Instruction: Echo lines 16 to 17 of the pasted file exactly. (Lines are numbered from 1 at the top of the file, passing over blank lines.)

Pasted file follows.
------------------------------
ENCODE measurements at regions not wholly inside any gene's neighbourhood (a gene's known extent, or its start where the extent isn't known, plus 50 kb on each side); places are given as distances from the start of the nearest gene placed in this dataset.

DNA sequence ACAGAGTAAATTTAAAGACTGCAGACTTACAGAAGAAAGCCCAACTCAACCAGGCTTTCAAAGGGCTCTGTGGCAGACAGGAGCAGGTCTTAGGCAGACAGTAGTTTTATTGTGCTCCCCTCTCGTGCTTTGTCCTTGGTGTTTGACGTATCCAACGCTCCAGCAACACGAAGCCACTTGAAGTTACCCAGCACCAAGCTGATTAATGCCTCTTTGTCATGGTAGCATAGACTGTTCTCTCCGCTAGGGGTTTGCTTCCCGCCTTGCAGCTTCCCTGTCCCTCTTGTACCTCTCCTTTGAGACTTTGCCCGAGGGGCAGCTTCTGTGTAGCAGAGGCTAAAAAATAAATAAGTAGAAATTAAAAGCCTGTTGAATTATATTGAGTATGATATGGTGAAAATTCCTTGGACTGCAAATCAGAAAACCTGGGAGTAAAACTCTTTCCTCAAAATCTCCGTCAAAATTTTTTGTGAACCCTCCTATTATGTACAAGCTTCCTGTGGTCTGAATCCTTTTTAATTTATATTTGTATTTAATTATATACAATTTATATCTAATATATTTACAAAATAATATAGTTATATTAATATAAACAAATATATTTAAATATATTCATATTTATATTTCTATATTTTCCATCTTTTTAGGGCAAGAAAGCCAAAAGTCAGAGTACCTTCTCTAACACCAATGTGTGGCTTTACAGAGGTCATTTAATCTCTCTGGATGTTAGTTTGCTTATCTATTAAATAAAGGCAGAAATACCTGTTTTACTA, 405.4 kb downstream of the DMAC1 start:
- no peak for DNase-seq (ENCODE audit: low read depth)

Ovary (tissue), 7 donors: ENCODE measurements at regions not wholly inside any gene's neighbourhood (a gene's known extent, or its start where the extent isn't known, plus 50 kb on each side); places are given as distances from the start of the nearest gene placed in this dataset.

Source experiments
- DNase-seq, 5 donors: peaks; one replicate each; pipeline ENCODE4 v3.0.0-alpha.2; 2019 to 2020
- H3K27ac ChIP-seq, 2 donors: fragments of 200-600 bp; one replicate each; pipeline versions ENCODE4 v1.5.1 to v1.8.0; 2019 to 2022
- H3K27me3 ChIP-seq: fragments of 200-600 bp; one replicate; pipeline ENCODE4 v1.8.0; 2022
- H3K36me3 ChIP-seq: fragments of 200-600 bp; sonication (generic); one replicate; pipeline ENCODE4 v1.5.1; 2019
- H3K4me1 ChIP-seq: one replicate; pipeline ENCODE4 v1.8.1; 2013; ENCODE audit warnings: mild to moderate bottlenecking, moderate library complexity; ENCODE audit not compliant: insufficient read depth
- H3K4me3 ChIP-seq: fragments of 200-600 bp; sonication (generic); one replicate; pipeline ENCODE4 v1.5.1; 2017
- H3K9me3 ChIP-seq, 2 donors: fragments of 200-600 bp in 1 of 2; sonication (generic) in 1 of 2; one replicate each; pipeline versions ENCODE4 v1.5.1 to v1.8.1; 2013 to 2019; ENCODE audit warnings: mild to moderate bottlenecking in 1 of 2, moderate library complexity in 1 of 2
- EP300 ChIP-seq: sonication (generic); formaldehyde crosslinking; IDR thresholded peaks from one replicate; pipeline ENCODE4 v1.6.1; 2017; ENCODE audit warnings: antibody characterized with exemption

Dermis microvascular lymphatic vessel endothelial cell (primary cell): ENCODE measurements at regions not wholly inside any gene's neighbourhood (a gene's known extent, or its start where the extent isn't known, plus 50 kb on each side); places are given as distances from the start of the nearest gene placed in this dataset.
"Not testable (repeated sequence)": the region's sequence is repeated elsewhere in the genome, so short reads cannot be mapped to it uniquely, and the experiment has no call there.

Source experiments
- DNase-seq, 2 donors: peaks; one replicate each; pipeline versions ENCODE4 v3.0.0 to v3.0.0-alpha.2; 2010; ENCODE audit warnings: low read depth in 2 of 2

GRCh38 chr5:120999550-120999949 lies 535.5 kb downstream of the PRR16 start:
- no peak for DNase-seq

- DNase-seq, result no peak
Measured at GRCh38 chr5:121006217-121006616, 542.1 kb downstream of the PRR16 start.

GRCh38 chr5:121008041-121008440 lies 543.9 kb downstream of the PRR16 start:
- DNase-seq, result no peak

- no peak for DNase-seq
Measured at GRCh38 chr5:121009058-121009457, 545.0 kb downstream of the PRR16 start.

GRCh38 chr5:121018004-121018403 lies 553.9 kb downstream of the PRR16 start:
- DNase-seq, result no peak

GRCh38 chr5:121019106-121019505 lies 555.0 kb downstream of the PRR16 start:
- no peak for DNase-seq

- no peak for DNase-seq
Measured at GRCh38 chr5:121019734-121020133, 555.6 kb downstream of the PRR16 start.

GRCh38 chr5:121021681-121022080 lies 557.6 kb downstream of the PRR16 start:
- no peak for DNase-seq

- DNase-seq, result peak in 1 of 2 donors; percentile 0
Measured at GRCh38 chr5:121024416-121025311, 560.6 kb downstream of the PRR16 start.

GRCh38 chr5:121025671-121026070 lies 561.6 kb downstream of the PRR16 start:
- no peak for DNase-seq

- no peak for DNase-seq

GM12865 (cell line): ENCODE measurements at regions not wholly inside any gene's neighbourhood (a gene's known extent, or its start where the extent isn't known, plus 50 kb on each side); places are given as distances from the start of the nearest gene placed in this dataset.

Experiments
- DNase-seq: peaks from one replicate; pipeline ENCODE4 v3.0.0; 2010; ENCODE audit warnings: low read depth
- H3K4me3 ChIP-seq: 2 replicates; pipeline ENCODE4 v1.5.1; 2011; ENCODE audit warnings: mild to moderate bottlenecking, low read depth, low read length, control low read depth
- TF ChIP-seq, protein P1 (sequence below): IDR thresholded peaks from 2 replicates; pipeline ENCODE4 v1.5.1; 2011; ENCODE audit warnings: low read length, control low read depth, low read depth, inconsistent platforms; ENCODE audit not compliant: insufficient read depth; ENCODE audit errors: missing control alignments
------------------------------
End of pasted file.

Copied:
Source experiments
- DNase-seq, 2 donors: peaks; one replicate each; pipeline versions ENCODE4 v3.0.0 to v3.0.0-alpha.2; 2010; ENCODE audit warnings: low read depth in 2 of 2